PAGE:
Today, NBC News reports that a Delaware company made a $1 million contribution to a PAC supporting Mitt Romney about six weeks after it was formed, and then dissolved two months later. This ripped-from-the-headlines story of a corporation that was created for the sole purpose of laundering massive political contributions highlights the need for a bill that was just introduced this week in the U.S. Senate.
The company, called W Spann LLC, filed a certificate of formation on March 15 with no information about the owners or the business purpose of the entity. On April 28, the LLC made a $1 million contribution to a political action committee supporting Mitt Romney.
The company then dissolved on July 11, leaving no trail of the real people behind the political mega-donation. Lawrence Noble, former general counsel of the Federal Election Commission, called it a “roadmap for how people can hide their identities” and disguise their political contributions.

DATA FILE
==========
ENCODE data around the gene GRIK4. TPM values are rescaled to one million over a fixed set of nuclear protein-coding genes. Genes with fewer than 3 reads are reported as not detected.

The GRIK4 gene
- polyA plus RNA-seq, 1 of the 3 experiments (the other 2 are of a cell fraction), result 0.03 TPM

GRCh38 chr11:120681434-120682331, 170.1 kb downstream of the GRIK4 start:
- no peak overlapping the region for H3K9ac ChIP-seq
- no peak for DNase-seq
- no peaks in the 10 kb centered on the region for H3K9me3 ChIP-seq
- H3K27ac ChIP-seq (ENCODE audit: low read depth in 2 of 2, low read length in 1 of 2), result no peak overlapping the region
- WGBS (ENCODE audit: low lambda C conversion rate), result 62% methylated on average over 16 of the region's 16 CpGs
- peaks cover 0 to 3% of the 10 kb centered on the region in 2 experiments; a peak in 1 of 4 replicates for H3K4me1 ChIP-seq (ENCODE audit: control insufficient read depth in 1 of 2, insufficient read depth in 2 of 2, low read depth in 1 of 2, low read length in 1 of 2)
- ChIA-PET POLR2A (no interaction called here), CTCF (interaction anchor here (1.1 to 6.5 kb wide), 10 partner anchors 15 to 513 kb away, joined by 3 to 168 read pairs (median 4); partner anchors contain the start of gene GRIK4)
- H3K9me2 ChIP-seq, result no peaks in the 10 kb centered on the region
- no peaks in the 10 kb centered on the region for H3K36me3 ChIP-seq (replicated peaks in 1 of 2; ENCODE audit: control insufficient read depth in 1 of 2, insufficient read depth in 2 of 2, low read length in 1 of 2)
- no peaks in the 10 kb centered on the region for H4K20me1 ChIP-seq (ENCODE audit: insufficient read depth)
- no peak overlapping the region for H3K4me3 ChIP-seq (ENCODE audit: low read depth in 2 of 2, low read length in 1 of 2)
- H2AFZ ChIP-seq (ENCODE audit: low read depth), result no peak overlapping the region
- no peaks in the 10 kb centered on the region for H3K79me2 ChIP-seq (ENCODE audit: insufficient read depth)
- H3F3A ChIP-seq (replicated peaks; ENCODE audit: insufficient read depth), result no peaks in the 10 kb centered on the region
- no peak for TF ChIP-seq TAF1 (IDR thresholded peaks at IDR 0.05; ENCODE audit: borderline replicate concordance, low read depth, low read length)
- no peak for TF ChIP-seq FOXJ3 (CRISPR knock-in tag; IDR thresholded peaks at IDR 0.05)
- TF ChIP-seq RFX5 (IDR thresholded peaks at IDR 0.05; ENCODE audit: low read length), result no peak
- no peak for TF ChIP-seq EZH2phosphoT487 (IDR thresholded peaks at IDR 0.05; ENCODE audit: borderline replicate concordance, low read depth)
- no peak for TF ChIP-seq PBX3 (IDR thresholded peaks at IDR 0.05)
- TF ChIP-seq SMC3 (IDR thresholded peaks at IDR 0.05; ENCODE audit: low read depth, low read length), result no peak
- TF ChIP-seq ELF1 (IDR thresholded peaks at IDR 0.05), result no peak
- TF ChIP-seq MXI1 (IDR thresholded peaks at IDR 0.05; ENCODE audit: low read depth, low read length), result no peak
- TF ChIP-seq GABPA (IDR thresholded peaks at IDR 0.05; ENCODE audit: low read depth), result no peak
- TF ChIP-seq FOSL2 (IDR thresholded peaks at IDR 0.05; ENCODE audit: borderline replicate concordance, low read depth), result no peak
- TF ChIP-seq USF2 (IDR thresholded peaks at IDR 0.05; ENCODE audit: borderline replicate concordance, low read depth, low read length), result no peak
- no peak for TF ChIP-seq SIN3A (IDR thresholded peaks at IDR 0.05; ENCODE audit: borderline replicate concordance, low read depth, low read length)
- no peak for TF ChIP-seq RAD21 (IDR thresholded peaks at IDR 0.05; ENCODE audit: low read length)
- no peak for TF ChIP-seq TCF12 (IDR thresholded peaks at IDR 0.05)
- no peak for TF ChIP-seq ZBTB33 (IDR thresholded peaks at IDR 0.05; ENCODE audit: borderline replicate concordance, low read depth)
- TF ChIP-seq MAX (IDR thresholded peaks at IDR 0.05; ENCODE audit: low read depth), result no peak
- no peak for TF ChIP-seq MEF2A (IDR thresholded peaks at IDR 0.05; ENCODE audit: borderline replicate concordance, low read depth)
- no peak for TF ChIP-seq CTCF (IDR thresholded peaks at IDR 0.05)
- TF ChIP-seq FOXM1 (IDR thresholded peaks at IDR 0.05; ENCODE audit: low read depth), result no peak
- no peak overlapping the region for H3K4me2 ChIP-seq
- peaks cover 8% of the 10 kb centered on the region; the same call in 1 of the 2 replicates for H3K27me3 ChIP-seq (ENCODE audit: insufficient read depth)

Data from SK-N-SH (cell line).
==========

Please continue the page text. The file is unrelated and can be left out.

This technique would be blocked if Congress enacts a bipartisan bill introduced this week to require states to collect information about who really controls corporations and limited liability companies (LLCs) that are formed in their jurisdictions. Senators Carl Levin (D-MI) and Chuck Grassley (R-IA) introduced the Incorporation Transparency and Law Enforcement Assistance Act (S. 1483) on August 2.
The bill’s provisions are vital to law enforcement who are trying to investigate crimes ranging from arms dealing to money laundering and tax evasion. But it will also help combat another problem – the clandestine funding of politics.
Last year, a Senator from a certain state known for its loose incorporation laws blocked this bill from moving forward. (See Criminals, Inc.: Delaware’s Fight to Keep Opaque Incorporation Rules is Helping Tax Cheats and Terrorists, June 25, 2010.)
The reasons for supporting this law continue to multiply. Lawmakers on both sides of the aisle should be lining up to cosponsor the Incorporation Transparency Act.
Originally published on the Citizens for Tax Justice website.
* Photo via Gage Skidmore Creative Commons Attribution License 2.0
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